2. Medical comorbidities (diagnosis of liver cirrhosis and Charlson Comorbidity Index [CCI])
3. Viral factors (viral genotype only)
4. Behavioral factors (ever intravenous drug use; maximum alcohol consumption sustained for at least 6 months; and past hospitalization for alcohol intoxication, drug intoxication, or violence-related injury)
5. Liver function tests (aspartate aminotransferase [AST]-to-platelet ratio index [APRI] and gamma-glutamyl transferase [GGT])
6. Full adjustment (all covariates within categories 1-5).
Liver cirrhosis is typically diagnosed through a combination of liver biopsy, transient liver elastography, abdominal ultrasound, clinical examination, and routine liver function tests. Maximum alcohol consumption was defined as the self-reported highest amount of alcohol consumed, for a sustained period of time (at least 6 months), before first appointment at a specialist liver clinic. The occurrence of a past hospital episode for acute drug intoxication, alcohol intoxication, and violence-related injury was determined through historical hospitalization data dating back to January 1, 1980. We calculated the CCI to gauge each patient's comorbidity burden at baseline. The CCI assigns a score of 1-6 for each comorbidity present, with a higher score denoting greater severity: A metastatic solid tumor, for example, carries a score of 6, renal disease carries a score of 2, whereas uncomplicated diabetes incurs a score of 1. The final CCI for an individual is the total of these scores. We used historical hospitalization data dating back to January 1, 1980 to determine the presence/absence of the various comorbidities at baseline (as per the ICD codes set out by Quan et al.). We extracted all liver function tests recorded on the clinical database within 2 years of starting treatment. We calculated the mean AST level and mean platelet count in order to infer the APRI. We used a cut-off point of 0.7 to distinguish mild fibrosis (i.e., Metavir F0-F1) from moderate/severe fibrosis (i.e., F2-F4). We also determined the mean level of GGT, given that this was previously found to be an important determinant of SVR attainment in Scotland. Cox regression assumes proportional hazards; we verified this assumption graphically and through Schoenfeld's residual test. In analysis 1, we calculated the cause-specific hazard ratio [HR], which is the appropriate measure to inform whether SVR is an etiological determinant of the outcome event in question. Yet, because it does not consider competing mortality risks, it may not provide the best indication on whether the said outcome will actually occur by a given time point—we address this perspective in analysis 2.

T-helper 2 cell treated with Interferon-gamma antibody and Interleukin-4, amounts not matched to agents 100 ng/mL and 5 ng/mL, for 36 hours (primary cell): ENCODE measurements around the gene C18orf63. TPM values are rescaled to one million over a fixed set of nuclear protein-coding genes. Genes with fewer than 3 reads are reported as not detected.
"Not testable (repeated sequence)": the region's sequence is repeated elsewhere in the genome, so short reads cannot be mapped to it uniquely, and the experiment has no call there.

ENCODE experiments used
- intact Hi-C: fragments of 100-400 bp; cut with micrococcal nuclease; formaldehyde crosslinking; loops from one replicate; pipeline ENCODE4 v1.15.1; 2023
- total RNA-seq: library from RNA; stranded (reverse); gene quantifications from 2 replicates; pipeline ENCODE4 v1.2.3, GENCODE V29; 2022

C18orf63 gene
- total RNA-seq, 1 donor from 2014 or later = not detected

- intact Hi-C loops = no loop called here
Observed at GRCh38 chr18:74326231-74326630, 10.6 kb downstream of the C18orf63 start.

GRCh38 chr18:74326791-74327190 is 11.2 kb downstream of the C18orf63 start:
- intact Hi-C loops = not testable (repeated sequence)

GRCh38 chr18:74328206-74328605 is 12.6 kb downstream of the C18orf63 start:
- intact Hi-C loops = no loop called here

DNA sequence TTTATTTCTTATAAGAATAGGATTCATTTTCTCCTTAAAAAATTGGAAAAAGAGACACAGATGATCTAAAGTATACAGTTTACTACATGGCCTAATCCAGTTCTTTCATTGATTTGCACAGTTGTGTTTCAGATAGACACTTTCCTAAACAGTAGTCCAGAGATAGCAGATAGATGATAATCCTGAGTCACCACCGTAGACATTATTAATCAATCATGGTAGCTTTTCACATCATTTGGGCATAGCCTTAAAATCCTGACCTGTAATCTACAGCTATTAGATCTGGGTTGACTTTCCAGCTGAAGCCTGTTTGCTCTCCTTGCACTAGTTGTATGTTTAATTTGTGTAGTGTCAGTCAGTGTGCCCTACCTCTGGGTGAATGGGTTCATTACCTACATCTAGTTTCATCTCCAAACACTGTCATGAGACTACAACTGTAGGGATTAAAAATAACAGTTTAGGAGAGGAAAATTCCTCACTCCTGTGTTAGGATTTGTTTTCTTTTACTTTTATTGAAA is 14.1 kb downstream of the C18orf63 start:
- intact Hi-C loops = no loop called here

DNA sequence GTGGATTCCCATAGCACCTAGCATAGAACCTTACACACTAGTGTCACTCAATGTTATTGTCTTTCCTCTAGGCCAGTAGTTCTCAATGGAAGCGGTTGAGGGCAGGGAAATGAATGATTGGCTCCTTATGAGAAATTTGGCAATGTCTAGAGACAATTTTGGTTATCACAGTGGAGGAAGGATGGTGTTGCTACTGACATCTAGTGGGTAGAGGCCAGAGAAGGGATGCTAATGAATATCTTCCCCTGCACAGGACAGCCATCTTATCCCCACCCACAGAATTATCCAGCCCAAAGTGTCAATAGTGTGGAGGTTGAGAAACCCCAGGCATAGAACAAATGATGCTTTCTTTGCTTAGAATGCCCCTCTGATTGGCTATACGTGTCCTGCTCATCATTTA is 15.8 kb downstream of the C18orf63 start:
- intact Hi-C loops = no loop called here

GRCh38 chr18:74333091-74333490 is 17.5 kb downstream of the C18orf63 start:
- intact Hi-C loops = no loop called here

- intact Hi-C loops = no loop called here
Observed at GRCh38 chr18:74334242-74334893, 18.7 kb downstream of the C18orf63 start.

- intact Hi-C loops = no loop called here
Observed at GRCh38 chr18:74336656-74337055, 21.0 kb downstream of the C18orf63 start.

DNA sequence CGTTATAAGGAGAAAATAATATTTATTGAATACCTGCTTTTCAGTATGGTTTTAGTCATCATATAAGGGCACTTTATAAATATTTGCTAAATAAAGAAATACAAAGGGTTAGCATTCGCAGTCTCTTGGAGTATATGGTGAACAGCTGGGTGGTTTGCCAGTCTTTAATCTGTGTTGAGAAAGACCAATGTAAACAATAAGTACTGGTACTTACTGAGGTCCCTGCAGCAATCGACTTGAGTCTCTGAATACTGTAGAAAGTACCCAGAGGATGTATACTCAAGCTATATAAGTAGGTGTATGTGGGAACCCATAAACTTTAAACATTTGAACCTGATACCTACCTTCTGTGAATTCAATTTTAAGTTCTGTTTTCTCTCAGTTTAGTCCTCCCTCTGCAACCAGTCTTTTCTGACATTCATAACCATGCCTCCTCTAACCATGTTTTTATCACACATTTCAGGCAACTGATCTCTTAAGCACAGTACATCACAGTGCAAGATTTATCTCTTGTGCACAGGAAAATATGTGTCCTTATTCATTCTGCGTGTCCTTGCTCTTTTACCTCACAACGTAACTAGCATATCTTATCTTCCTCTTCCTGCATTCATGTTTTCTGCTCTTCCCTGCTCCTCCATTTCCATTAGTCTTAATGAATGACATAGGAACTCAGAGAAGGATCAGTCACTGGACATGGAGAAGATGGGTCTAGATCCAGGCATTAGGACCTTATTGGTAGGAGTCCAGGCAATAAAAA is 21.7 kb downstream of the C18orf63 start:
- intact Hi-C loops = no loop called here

Analysis 2: Absolute Risk Reduction Associated With SVR
We determined the ARR associated with SVR attainment, using the time to the first instance of each outcome event. Because mortality, which may differ between SVR and non-SVR groups, can have a bearing on an individual's risk of experiencing the event in question, we treated death as a competing event in our base-case ARR calculations (however, we also performed a sensitivity analysis where these competing risks were ignored). Cumulative incidence functions stratified by SVR status provide a visual representation of ARR (see Supporting Figs. 2 and 3); but these curves are not corrected for dissimilarity in potential confounders (i.e. age, CCI, and so on) between the SVR and non-SVR groups. We determined the adjusted association between SVR and ARR by generating pseudovalues of the cumulative incidence function and modeling these values directly in a generalized linear model (GLM) with a Gaussian link.[24, 25] We assessed three time points: 2.5, 5.0, and 7.5 years. Adjustment was based on the same range of covariates described in analysis 1. Finally, in this analysis, we only considered outcome events that HCV infection can plausibly cause by cellular pathogenesis (hence, we did not compute ARRs for negative control events).
Analysis 3: Interaction According to Mild Versus Nonmild Liver Disease
The Scottish clinical database records data on liver function tests performed during clinical follow-up. However, these data can be incomplete, principally because tests are numerous and entered onto the database manually. Accordingly, a pretreatment APRI score was available for only 62% of our cohort (see Table 1), even though we expect an AST and platelet count to have been performed for the vast majority. Given that a complete case analysis can introduce bias and reduce statistical power, we imputed plausible values where APRI was unknown using the multiple imputation method.[26, 27] Each missing APRI score was replaced with a set of plausible values reflecting the uncertainty over the right value to impute. We generated 25 imputed APRI scores (categorized as <0.7 vs. ≥0.7) for each missing value using a logit model incorporating all factors outlined in Supporting Table 3 as independent variables. We used these imputed data to gauge whether the association between SVR and each outcome event differs according to mild fibrosis (as indicated by APRI <0.7) versus moderate/advanced fibrosis (APRI ≥0.7). Thus, analysis 1 was supplemented by adding an SVR*APRI interaction term to each fully adjusted Cox regression model. Similarly, analysis 2 was supplemented by adding an SVR*APRI interaction term to each fully adjusted GLM.
Description of Cohort